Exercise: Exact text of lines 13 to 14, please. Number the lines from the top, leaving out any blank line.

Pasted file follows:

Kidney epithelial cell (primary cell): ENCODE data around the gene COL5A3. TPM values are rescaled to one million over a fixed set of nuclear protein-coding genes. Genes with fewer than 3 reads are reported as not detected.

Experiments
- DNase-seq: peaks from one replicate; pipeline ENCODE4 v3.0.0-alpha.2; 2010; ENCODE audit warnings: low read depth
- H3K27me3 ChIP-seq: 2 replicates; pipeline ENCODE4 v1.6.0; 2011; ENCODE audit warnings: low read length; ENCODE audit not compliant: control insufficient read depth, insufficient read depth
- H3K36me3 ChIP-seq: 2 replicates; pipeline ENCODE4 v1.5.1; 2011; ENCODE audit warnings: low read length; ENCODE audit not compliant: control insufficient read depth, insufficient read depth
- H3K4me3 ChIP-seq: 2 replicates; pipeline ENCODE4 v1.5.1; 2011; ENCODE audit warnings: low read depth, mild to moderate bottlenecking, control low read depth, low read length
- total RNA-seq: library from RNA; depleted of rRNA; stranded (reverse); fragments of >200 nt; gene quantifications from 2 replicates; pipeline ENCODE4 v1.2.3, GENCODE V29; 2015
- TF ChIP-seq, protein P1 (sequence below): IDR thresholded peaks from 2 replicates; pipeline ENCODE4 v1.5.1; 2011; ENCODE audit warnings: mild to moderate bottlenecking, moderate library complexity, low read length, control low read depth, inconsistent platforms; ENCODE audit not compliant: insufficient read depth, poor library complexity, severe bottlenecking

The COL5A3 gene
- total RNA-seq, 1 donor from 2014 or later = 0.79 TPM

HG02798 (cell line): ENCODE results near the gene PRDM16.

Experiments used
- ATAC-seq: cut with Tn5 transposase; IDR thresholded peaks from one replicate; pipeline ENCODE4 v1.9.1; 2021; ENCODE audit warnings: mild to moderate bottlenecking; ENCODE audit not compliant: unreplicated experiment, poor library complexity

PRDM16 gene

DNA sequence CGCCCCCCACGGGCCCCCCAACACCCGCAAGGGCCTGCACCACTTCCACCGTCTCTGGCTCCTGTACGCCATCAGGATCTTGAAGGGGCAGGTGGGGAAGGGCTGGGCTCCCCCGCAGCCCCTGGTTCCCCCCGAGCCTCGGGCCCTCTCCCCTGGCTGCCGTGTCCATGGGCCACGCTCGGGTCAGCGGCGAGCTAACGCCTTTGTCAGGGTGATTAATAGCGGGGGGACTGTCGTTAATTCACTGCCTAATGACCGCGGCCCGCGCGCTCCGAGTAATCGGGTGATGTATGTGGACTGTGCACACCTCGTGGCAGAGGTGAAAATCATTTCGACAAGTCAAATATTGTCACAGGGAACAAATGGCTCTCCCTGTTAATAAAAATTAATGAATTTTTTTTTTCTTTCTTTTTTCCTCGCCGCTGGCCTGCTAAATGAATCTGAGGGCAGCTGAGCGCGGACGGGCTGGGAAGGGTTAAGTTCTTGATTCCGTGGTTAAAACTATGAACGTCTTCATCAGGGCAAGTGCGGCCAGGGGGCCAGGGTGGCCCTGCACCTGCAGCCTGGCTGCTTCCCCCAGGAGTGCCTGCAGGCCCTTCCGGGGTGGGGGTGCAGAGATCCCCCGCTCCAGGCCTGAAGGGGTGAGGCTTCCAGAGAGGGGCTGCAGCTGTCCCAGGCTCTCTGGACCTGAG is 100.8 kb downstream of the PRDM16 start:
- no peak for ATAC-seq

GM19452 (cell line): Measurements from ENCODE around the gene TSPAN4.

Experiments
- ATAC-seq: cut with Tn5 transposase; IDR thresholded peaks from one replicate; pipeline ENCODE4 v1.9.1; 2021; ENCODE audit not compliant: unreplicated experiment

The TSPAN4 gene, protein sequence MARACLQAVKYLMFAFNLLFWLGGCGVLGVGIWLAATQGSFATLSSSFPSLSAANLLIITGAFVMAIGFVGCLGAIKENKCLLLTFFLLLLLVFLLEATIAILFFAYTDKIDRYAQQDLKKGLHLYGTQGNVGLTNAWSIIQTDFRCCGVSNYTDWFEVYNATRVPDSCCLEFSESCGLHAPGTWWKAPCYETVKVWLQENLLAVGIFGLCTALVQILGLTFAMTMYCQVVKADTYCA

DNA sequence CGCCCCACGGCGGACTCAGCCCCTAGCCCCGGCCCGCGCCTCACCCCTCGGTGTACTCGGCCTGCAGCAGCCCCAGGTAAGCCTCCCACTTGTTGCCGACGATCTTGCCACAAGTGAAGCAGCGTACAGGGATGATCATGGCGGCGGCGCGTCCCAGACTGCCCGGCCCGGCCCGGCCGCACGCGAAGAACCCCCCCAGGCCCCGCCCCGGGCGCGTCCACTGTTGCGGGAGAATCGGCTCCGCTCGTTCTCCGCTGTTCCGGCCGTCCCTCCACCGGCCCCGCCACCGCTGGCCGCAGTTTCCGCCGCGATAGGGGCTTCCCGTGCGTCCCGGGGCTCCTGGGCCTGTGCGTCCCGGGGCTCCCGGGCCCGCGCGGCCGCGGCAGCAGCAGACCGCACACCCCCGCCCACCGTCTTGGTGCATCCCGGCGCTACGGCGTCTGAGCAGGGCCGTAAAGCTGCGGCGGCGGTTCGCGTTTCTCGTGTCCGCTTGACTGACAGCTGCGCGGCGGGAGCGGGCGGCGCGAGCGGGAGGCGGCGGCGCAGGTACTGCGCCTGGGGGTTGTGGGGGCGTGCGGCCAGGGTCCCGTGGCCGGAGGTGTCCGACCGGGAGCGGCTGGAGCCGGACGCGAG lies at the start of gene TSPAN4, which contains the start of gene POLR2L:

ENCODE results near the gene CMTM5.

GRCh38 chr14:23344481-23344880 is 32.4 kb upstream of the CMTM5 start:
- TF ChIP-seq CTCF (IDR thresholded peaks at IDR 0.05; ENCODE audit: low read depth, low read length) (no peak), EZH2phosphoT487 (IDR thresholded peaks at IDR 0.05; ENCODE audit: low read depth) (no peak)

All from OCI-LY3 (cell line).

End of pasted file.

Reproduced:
- ATAC-seq: cut with Tn5 transposase; IDR thresholded peaks from one replicate; pipeline ENCODE4 v1.9.1; 2021; ENCODE audit warnings: mild to moderate bottlenecking; ENCODE audit not compliant: unreplicated experiment, poor library complexity

PRDM16 gene